14. Nelson, Timothy D. & Van Dyk, Tori R. & Lundahl, Alyssa & Huefner, Jonathan & Thompson, Ronald W. & Epstein, Michael H., 2013. "Patterns and correlates of adolescent weight change in residential care," Children and Youth Services Review, Elsevier, vol. 35(6), pages 960-965.
    15. Lino, Alexandra M. & Nobre-Lima, Luiza & Mónico, Lisete S., 2016. "The moderating role of length of stay in the relationship between cognitive dysregulation and peer attachment in adolescent boys and girls living in residential care," Children and Youth Services Review, Elsevier, vol. 71(C), pages 290-298.
    16. Manso, Juan Manuel Moreno & García-Baamonde, Maria Elena & Alonso, Macarena Blázquez & Barona, Eloísa Guerrero, 2011. "An analysis of how children adapt to residential care," Children and Youth Services Review, Elsevier, vol. 33(10), pages 1981-1988, October.
    17. Tanana, Michael J. & Vanderloo, Mindy J. & Waid, Jeffrey D., 2018. "Harnessing the potential of administrative data to inform child welfare programming with dynamic visualization methodologies," Children and Youth Services Review, Elsevier, vol. 85(C), pages 81-90.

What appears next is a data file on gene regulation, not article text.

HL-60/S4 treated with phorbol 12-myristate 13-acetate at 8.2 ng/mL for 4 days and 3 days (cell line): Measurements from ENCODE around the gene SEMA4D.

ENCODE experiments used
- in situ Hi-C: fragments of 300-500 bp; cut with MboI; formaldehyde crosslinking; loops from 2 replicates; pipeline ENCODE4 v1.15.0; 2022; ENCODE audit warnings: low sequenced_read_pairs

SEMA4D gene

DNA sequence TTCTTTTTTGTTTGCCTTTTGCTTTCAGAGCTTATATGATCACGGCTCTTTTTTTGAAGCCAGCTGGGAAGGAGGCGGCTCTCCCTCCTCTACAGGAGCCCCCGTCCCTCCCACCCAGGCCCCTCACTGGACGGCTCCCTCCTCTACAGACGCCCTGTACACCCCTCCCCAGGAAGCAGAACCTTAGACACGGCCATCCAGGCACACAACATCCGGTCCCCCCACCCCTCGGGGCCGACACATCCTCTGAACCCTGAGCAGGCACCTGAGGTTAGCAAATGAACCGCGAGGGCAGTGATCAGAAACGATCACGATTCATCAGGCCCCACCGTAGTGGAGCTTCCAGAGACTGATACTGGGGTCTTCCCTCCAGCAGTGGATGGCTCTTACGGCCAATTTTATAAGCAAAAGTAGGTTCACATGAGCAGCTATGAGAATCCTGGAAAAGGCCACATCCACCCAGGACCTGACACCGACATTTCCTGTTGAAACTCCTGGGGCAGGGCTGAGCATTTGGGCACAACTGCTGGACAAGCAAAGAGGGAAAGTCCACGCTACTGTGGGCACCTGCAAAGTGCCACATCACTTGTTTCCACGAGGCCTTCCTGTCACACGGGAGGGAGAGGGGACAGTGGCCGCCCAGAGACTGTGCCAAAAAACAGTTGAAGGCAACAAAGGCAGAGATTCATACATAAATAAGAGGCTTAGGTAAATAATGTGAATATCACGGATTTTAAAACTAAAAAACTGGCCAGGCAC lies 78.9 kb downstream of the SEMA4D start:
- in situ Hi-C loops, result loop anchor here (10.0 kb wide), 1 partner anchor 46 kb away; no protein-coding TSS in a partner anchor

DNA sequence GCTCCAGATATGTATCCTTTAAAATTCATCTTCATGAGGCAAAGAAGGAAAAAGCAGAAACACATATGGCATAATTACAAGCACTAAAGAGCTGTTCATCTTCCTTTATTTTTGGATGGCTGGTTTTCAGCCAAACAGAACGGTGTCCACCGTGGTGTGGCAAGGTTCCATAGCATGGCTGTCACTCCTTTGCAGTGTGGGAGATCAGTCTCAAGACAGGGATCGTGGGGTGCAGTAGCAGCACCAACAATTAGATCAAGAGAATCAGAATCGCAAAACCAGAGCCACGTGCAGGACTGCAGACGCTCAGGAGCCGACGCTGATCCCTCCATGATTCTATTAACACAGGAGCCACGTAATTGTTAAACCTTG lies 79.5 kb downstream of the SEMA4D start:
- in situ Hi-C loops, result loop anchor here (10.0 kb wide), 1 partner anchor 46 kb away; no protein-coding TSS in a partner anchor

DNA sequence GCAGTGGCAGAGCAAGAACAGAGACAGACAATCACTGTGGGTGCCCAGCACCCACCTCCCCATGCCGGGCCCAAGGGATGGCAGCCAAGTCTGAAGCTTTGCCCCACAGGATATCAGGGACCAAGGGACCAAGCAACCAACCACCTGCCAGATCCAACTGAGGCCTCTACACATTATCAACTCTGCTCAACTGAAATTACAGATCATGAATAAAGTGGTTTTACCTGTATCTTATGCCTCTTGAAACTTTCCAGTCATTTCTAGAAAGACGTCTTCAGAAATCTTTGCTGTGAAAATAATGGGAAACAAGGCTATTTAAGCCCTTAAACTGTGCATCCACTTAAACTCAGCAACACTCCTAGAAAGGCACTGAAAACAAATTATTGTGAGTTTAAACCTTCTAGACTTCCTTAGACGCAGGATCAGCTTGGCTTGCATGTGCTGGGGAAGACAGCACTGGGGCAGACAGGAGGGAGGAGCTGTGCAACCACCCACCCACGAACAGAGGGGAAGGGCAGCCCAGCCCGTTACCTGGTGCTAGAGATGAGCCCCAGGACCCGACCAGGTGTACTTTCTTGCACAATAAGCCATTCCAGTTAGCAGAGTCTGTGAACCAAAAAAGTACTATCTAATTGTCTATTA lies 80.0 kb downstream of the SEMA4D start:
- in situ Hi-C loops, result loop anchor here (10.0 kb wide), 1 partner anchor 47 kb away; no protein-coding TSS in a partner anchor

18. Strijbosch, E.L.L. & Huijs, J.A.M. & Stams, G.J.J.M. & Wissink, I.B. & van der Helm, G.H.P. & de Swart, J.J.W. & van der Veen, Z., 2015. "The outcome of institutional youth care compared to non-institutional youth care for children of primary school age and early adolescence: A multi-level meta-analysis," Children and Youth Services Review, Elsevier, vol. 58(C), pages 208-218.
    19. Ringle, Jay L. & Huefner, Jonathan C. & James, Sigrid & Pick, Robert & Thompson, Ronald W., 2012. "12-month follow-up outcomes for youth departing an integrated residential continuum of care," Children and Youth Services Review, Elsevier, vol. 34(4), pages 675-679.